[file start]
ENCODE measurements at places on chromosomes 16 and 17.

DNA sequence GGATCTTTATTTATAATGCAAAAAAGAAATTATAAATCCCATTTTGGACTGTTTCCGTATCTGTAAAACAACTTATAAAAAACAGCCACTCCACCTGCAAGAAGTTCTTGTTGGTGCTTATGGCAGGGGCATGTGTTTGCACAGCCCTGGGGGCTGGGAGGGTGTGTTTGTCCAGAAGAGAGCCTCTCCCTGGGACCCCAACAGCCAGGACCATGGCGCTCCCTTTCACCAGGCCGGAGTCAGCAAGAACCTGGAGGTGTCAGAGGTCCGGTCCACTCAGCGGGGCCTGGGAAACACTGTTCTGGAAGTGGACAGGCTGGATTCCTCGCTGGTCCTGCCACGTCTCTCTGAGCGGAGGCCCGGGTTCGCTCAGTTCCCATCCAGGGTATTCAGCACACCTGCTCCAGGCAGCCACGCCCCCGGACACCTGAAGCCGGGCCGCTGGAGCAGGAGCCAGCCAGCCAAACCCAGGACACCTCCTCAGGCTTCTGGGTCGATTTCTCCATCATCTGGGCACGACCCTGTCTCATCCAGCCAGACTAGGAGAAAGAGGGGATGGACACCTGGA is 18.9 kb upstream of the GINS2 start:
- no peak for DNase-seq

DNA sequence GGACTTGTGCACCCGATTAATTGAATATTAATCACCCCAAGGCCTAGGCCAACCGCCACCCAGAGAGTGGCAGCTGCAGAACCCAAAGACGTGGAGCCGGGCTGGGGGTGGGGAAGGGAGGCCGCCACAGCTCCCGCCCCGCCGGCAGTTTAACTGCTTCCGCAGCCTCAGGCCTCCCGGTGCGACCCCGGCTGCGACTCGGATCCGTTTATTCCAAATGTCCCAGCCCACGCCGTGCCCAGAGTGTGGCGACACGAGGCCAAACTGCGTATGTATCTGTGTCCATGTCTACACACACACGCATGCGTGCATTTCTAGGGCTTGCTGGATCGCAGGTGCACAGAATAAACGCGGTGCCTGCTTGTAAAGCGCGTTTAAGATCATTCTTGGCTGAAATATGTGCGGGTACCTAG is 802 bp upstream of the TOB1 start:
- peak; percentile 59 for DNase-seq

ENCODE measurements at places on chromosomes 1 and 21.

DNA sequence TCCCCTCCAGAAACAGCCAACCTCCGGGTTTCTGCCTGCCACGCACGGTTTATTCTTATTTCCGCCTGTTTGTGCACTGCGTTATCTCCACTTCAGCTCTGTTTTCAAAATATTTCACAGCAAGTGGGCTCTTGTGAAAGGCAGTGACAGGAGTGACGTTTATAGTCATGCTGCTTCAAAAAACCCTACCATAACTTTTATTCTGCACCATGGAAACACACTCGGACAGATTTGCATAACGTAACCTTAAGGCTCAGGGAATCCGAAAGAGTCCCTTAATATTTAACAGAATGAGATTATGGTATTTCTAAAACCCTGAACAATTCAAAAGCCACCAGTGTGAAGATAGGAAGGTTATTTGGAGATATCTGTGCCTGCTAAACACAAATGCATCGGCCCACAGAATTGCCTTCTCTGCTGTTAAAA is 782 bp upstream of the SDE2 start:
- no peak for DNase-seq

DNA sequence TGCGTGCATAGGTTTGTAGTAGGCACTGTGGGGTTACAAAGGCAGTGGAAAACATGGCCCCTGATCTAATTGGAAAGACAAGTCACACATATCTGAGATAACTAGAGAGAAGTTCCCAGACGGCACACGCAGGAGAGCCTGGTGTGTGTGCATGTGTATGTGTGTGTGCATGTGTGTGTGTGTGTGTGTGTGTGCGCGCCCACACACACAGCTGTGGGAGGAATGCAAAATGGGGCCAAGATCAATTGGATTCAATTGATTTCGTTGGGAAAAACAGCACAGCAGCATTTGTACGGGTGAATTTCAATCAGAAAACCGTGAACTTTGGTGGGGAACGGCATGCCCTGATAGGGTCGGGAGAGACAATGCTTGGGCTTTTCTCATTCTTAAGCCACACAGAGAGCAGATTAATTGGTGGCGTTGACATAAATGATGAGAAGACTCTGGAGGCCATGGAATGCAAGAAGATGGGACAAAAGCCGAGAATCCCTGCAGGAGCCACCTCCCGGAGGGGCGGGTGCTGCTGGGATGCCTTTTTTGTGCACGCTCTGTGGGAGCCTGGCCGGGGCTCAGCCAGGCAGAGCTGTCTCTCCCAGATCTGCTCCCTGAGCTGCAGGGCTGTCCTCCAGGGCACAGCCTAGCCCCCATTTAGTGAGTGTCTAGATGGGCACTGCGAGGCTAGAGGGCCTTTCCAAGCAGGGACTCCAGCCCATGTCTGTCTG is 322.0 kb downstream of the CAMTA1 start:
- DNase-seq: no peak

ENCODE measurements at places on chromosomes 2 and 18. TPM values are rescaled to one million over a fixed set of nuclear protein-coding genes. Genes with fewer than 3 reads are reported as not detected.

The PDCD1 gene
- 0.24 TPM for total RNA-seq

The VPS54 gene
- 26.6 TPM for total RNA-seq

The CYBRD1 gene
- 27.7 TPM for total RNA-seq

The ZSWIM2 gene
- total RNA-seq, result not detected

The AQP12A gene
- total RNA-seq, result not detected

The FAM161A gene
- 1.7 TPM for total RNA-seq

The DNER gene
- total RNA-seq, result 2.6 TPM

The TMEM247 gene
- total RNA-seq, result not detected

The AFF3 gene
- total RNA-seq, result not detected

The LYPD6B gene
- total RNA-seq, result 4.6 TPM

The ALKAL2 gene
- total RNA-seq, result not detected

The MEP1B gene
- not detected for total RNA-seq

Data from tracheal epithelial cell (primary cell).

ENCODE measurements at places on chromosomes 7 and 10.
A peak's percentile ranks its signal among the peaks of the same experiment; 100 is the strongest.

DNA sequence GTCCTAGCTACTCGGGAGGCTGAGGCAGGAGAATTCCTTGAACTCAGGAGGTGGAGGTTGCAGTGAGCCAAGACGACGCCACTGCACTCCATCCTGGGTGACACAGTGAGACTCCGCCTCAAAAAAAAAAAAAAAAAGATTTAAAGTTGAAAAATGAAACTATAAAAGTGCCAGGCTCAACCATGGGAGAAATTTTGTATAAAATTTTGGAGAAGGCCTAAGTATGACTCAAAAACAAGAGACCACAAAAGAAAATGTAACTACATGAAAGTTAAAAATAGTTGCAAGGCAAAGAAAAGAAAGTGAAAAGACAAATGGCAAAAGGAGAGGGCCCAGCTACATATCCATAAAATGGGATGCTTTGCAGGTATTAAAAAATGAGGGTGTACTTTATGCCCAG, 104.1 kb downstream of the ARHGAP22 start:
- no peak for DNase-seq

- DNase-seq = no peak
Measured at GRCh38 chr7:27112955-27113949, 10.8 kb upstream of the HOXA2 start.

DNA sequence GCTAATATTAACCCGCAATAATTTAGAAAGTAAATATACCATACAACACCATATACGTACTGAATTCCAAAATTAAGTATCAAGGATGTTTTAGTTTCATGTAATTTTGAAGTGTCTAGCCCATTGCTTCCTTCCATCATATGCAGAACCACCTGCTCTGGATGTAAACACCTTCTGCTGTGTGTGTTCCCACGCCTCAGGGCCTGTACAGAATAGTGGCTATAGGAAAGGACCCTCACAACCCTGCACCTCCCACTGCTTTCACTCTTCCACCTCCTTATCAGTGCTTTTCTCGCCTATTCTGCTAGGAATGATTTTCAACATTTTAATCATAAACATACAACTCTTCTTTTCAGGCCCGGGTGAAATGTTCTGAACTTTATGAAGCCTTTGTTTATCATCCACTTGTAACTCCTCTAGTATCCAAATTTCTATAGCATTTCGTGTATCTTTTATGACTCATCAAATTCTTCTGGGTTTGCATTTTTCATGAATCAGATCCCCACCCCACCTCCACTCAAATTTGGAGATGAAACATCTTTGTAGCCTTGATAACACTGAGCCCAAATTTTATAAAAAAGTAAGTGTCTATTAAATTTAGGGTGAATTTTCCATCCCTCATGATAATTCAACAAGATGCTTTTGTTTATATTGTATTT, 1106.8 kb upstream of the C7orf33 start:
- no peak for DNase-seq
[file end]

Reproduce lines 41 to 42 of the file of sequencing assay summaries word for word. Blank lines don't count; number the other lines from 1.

- DNase-seq = no peak
Measured at GRCh38 chr7:27112955-27113949, 10.8 kb upstream of the HOXA2 start.